Credits: (3).

Course Homepage: No Homepage Submitted.

This is an introductory course to Latin American culture and civilization during the nineteenth and twentieth centuries. By concentrating on the lives of ordinary people, the purpose of the course is to approach Latin America without the dreary high seriousness of history.The course will focus on stories and living testimonies of how people face the difficulties of everyday life in Latin America with hope and great determination.

Cost: No Data Given. Waitlist Code: 1

Spanish 350. Independent Studies.

Literature

Prerequisites & Distribution: Permission of concentration advisor. (1-3). (Excl). (INDEPENDENT). May be elected for credit more than once with permission.

Credits: (1-3).

Course Homepage: No Homepage Submitted.

Interested students should contact the concentration advisor.

Cost: No Data Given. Waitlist Code: 5, P/I

Spanish 368. Literature and the Other Arts.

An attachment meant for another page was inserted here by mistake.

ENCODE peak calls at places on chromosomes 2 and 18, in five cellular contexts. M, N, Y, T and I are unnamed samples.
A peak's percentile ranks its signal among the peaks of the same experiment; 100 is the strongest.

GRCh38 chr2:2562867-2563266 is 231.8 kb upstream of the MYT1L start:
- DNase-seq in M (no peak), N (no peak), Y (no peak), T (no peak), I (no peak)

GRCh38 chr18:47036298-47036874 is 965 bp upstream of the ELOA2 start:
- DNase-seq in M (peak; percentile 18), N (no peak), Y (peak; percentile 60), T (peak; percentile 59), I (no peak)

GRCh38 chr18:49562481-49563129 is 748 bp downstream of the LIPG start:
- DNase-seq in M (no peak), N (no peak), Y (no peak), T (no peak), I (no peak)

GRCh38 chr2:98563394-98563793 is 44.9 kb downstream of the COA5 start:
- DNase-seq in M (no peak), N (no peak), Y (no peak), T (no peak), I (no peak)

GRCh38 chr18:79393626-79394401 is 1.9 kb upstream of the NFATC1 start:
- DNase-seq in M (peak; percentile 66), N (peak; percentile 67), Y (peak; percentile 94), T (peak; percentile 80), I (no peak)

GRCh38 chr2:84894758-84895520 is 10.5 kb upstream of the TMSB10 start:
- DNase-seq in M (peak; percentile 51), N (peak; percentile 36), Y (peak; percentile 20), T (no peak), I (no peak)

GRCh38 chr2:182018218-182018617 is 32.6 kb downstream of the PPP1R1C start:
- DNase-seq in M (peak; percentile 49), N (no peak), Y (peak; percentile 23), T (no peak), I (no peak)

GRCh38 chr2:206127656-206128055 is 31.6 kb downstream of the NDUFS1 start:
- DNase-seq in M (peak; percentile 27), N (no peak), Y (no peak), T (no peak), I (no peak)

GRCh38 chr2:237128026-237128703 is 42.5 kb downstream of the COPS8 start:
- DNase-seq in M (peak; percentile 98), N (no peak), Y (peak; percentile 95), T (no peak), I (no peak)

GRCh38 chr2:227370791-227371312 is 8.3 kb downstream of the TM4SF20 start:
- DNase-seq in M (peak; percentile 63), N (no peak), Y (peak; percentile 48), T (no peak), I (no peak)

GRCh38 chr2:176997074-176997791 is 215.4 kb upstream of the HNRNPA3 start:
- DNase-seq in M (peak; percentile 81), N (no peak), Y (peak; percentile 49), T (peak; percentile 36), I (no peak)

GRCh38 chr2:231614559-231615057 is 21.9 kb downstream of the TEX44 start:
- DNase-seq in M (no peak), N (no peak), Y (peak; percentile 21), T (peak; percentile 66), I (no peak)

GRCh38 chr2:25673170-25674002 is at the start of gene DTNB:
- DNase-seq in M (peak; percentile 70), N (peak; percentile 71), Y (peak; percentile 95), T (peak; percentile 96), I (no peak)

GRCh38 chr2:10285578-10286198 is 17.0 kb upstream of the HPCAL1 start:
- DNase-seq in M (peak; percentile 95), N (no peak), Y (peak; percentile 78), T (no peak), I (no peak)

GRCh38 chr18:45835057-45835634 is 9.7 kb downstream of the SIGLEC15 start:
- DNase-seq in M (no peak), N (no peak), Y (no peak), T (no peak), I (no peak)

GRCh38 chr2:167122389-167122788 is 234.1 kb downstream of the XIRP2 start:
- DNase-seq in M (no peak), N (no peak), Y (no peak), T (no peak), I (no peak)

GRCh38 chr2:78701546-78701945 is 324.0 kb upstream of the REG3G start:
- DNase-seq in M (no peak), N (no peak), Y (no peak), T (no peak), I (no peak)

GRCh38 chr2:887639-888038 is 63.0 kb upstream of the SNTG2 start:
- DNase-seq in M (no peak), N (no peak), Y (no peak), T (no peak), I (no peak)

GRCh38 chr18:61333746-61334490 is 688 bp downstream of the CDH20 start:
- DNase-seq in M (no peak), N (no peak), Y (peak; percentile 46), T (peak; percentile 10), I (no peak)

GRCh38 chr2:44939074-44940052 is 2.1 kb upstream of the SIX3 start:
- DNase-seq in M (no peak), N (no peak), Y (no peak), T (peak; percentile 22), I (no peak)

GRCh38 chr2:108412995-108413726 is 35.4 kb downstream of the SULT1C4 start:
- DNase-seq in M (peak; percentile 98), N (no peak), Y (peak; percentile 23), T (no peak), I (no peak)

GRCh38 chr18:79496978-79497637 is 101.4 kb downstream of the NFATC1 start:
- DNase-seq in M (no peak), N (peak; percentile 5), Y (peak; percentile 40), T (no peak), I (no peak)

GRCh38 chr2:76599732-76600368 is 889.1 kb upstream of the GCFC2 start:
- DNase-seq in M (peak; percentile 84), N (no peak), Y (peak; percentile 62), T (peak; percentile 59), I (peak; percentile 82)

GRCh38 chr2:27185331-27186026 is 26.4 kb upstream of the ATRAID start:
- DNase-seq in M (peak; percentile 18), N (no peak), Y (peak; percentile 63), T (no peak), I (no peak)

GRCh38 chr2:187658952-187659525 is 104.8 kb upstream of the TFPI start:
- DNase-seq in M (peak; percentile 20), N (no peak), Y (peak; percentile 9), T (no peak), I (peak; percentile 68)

Literature

Section 001 Meets with Dance 358.001

Instructor(s): Lucia Suarez (suarez@umich.edu)

Prerequisites & Distribution: Spanish 275 and 276, and one additional 300-level course. (3). (HU).

Credits: (3).

Course Homepage: No Homepage Submitted.

No Description Provided


Spanish 373. Topics in Hispanic Literatures and Cultures.

Literature

Section 001 Topic?

Prerequisites & Distribution: Spanish 275 and 276, and one additional 300-level course. (3). (HU). May be repeated for a total of six credits.

Credits: (3).

Course Homepage: No Homepage Submitted.

No Description Provided


Spanish 381. Survey of Latin American Literature, I.

Literature

Section 001 Colonial Latin American Literature

Instructor(s): Gustavo Verdesio (verdesio@umich.edu)

Prerequisites & Distribution: Spanish 275 and 276, and one additional 300-level course. (3). (HU).

Credits: (3).

Course Homepage: No Homepage Submitted.